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No dispute between Egypt president, military over Sinai crisis: Expert

Prominent security expert says military intervention is 'only solution' to Sinai kidnapping crisis, denies existence of differences between president, military over how to secure soldiers' release

Ahram Online, Monday 20 May 2013
Mohamed Morsi
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Egyptian military expert Abdel-Moneim Kato on Monday denied the existence of any differences between President Mohamed Morsi and Defence Minister Abdel-Fattah El-Sisi over how to secure the release of seven Egyptian soldiers kidnapped last week in the Sinai Peninsula.

"There is no conflict between the presidency and the military leadership because the president is the commander-in-chief of the armed forces," Kato told Turkish news agency Anadolu. "They share the same vision."

Since last Thursday's kidnapping, speculation has been rife about a possible dispute between Egypt's military leadership and the presidency over how to deal with the crisis.

On Sunday, the presidency issued a statement denying "any differences" between Egyptian state apparatuses regarding the kidnapped soldiers, noting the "complete coordination" currently underway between the ministries of interior and defence.

The statement came following a meeting between President Mohamed Morsi and several security officials – including El-Sisi – in which attendees stressed that the kidnapped soldiers would be safely recovered.

Kato, for his part, said that the only way to free the kidnapped soldiers was by "military intervention" like that seen in 'Operation Eagle,' launched in August of last year after 16 Egyptian border guards were killed by unidentified assailants.

'Operation Eagle,' initially intended to secure vital establishments in the Sinai Peninsula, ultimately became a combat engagement with Sinai-based militants, Kato explained, with the aim of "quashing terrorist and criminal activity."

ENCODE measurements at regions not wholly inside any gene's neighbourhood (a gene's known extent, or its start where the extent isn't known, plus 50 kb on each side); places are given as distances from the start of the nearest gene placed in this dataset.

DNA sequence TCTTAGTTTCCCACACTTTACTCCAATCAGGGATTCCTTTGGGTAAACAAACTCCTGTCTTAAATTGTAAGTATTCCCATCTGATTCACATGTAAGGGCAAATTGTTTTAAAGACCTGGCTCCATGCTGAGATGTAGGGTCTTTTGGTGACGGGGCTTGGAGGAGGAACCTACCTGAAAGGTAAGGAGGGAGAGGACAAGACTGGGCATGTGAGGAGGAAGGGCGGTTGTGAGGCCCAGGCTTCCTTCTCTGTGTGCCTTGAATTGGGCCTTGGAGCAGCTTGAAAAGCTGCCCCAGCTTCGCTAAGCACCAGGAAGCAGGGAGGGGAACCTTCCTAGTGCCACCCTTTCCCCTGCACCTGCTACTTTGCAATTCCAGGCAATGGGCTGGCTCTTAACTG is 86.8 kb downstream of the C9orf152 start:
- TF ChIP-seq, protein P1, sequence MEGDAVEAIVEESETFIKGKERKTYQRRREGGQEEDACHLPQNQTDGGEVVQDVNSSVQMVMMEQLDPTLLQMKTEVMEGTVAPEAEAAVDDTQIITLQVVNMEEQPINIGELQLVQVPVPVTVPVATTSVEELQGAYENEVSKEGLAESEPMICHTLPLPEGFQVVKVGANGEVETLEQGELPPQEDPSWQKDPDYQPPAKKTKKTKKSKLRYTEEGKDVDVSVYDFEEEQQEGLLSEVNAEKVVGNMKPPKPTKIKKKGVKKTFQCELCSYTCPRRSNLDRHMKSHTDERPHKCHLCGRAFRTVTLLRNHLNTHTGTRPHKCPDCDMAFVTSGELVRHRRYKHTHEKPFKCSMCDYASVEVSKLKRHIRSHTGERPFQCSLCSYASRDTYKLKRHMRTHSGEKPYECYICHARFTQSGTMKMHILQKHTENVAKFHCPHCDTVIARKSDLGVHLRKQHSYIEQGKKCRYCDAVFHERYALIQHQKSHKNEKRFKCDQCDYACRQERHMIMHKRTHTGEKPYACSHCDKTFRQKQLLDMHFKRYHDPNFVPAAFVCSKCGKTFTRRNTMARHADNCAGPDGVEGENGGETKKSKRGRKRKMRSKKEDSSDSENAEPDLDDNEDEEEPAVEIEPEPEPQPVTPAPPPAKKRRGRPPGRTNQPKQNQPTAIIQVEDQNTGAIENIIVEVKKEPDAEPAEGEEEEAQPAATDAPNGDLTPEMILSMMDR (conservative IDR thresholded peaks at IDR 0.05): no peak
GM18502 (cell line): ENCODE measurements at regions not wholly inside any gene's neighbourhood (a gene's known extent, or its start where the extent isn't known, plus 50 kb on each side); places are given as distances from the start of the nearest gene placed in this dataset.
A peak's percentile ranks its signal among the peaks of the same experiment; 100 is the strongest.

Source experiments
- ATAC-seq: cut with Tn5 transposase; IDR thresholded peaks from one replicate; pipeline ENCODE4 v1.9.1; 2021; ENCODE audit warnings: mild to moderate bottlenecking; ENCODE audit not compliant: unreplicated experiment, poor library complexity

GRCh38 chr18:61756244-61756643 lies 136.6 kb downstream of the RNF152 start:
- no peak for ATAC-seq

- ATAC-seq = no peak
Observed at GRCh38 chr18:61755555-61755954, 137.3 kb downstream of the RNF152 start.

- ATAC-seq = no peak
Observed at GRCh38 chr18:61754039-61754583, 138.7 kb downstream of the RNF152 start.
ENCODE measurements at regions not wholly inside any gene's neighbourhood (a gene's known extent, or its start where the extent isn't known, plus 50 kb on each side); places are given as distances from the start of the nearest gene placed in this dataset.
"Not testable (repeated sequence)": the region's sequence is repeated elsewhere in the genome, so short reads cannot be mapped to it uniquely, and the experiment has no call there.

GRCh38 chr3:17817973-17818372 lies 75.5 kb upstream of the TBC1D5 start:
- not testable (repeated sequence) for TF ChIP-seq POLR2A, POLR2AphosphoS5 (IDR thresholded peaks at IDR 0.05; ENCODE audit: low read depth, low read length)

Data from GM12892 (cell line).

Similarly, Kato explained, the current deployment "doesn't only aim to free the soldiers and arrest the kidnappers, but will continue for several weeks in an effort to track down criminals and eliminate terrorist hotspots."

Commenting on the army's deployment on Monday of armoured vehicles and personnel carriers in North Sinai, Kato asserted that the move would not have any negative impact on Egypt's Camp David peace accords with Israel, which tightly limit the number of Egyptian troops deployed in the border area.

"Egypt doesn't pay attention to the accords when its national security is under threat," he said. "The military is obliged to defend the land and fight terrorism."

Under the terms of the 1979 peace treaty, Sinai is divided into three regions, in each of which Egypt is allowed to deploy limited numbers of troops and armaments. Area C, the region closest to Israel, is subject to the tightest deployment restrictions, according to the treaty.

Kato asserts that the methods used by last Thursday's kidnappers are in line with those used by Al-Qaeda and other Takfiri groups.

The seven kidnapped soldiers include one member of the armed forces, four from port security and two from state security.

Following the kidnapping, a security source stated that the perpetrators had demanded the release of Sinai-based militants arrested by authorities almost two years ago.

A video released on Sunday reiterated the same demands listed by the blind-folded hostages.

The militants were convicted of killing five security officers and one civilian during attacks in June/July 2011 on a police station in the city of Al-Arish and a North Sinai branch of the Bank of Alexandria.

A total of 25 individuals were charged in the case.

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